3D artist and designer Gabriel Massan has curated his very first virtual exhibition this year, presenting international artists from different creative fields. He was invited by Refresco, an independent art gallery based in Rio de Janeiro, as an initiative to encourage the dialogue about digital art in a period of intense virtual traffic due to the pandemic. Titled Alteamento, the virtual exhibition consists of six individual worlds featuring the works of many talented artists, among them Steffen Bewer, Thays Chaves, Nickelly Garbaje, Tissue Hunter, Nico Lillo, Alexander Martsynyuk, Camila Roriz and Jingxin Wang. “When I came across the invitation to build a virtual exhibition and therefore have total control over its entire development process, I started to see this project as a problem. Not to be solved, but to be constituted as an exhibition space, taking into account all the specificities of this event and its context”, Gabriel tells Collide24.
Being born and raised in Rio de Janeiro, Brazil, the video/3D artist and designer now lives and works in Berlin. His approach focuses on the research of the relationship between fictional existences in virtual environments. Since 2017, he has been presenting his work in galleries, institutions, art fairs and festivals, among them the Berlin Art Week, SP-Arte and Osseous Matter.
Alteamento tells the story of distance and isolation as a method that can be both: protecting and constrictive. “I looked at my own situation as a newcomer to Berlin. As an immigrant from a Latin American country, descendant of black and indigenous people, queer and artist. 3D artist. What being whoI was, a person in the process of immigrating during a pandemic, told me”, Gabriel explains, “I went through a rediscovery. Deep and distressing. There were so many points to be discussed. And I was isolated. Days and days inside my room, living in a city that I didn’t know and that didn’t want to know me either. I decided to tell about this wall that separated me from the others, protected me and cornered me. And how it had been built or acquired by me, and how my own body was also a wall. It was built under the same needs. Alteamento is about that. The act, movement and action of rising through, in and around you. How many isolations were raised in these contexts. Several possibilities of existence between us and our spaces.”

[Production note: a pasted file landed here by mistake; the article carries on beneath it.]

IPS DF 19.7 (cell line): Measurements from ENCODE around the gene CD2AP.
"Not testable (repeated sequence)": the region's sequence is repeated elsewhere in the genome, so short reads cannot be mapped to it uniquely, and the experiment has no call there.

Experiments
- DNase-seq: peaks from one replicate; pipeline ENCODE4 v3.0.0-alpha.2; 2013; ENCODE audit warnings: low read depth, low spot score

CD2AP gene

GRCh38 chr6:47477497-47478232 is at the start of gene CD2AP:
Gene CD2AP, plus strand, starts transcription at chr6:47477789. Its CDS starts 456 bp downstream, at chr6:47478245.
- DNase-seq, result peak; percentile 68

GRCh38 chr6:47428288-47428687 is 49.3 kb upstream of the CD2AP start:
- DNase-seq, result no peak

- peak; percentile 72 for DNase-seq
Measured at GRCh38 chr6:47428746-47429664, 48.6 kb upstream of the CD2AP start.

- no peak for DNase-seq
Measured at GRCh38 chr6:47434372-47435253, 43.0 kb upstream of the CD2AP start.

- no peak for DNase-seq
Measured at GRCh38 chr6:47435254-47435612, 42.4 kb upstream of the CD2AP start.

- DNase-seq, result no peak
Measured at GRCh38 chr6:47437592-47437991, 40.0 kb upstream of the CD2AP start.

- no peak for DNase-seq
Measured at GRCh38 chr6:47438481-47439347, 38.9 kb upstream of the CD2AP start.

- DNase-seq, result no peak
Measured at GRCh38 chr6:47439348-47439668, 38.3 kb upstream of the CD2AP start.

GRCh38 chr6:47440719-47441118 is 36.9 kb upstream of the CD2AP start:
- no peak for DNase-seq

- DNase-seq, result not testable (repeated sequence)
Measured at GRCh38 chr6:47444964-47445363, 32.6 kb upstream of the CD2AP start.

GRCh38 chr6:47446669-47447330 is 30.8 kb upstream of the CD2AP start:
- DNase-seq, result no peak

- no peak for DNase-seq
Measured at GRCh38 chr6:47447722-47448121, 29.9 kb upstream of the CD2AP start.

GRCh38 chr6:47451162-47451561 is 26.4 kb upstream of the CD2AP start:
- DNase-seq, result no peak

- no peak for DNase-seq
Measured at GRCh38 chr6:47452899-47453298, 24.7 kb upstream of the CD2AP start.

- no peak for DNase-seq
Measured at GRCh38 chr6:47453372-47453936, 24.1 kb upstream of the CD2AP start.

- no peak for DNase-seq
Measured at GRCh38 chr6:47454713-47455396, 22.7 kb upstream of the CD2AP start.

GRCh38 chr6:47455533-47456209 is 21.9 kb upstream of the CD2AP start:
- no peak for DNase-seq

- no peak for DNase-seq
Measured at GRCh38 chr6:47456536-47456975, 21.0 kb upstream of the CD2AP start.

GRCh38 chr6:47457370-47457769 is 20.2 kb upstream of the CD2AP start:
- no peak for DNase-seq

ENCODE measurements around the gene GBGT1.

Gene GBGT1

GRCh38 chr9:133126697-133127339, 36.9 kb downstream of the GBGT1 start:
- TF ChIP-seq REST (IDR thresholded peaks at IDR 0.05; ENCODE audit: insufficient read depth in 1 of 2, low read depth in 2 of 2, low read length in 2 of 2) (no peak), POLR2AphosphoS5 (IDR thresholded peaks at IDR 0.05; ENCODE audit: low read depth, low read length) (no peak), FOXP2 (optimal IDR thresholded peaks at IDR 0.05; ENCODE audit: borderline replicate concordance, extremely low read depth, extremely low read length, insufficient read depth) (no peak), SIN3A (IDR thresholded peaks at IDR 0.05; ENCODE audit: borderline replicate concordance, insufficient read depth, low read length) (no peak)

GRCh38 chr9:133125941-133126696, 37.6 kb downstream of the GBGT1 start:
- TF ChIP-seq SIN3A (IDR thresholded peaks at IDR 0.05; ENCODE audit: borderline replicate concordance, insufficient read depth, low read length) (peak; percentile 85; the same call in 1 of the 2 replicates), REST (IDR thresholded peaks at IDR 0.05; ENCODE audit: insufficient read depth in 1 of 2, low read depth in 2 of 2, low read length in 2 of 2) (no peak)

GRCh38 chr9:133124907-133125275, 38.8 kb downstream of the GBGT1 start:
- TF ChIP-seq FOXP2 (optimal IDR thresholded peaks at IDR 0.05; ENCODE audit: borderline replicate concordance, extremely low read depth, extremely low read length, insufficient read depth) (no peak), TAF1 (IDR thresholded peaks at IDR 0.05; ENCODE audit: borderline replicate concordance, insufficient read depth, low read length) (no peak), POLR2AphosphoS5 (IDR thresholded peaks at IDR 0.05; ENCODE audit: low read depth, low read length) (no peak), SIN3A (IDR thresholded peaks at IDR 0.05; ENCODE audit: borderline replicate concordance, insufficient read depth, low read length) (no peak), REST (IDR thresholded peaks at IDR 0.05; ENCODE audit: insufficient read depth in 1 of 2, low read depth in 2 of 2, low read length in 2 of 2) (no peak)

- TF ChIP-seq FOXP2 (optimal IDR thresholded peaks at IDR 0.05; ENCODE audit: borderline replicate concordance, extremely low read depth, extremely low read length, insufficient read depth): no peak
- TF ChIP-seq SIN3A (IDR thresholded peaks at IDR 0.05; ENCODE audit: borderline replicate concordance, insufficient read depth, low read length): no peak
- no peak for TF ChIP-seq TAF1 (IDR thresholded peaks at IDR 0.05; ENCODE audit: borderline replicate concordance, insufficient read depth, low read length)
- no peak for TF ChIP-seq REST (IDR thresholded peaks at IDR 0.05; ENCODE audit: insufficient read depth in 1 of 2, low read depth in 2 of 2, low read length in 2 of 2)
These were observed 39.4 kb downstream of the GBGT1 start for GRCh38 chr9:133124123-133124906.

The universe of Alteamento consists of six different worlds, each presenting artworks by different artists. To choose artists involved “was an intense rediscovery of the artistic relations that I have been establishing since 2017”, Gabriel concludes, “I invited most of them because they entered into a dialogue with me during that period.” Each artwork is embedded into a futuristic environment formed by abstract shapes and figures, broadening the perspective on what sculpture and design can be in the digital realm.
With its bold and colorful language and extraordinary attention to details, Gabriel’s design for the exhibition is full of dynamic energy and otherworldly creatures. “During the creation I was influenced by the layout of billboards in avenues and commercial centers. Also by the way in which amusement parks transform their locations into a habitat, where we are invited per hour to live and venture without pre established paths”, Gabriel states, “I tried to interpret the meaning behind the exhibition title, working out the idea of spaces and the path between them. As a result I saw the connections between the artists and how they merge with the visual proposal.” Besides being the curator, he took part in the exhibition as well, by contributing a collaboration with São Paulo based artist Ray Castelo.
Fully immersing himself into this project, Gabriel kept working on the exhibition over a seven-month-period. At the beginning, he started by making several drawings and texts, describing the ideas that would later manifest themselves as Alteamento. “After understanding what I was really looking for, I started researching what I should call my problem or my situation. I intensely searched for artists and works that translated the feeling I was going through.”, Gabriel explains, talking us through his process, “After receiving confirmation of each participation, I began to draw, sculpt, paint and compose each world. Having all the stills done, as a team, we started to understand how to navigate through these worlds. I developed the interface and the design of the exhibition, redesigned several times in order to improve the user experience. And finally we prepared the release of the work.”
Looking into the future, Gabriel is convinced that events, like festivals, concerts and exhibitions will be transferred more and more into the digital world – and maybe even replace real life events at some point. “Because of the pandemic, the market has been rethinking its logic and how it can be incorporated into the virtual world. I believe that we will now highlight the multiplicity of networks and their opportunities.”
Apart from Alteamento, Gabriel’s work is currently on display at the Vienna City Hall in Austria until early 2021. “Together with other artists, I present an experience in augmented reality aimed at children. This is the first time such a project has taken place in the institutional sphere in Europe”, he tells us. Collaborating with other artists has always been an ”absurdly important” part of his creative process and career so far. “Part of my greatest works are collaborations with artists I admire. When we go through our perspectives, we influence ourselves as artists, transporting our work to a new possibility of execution.”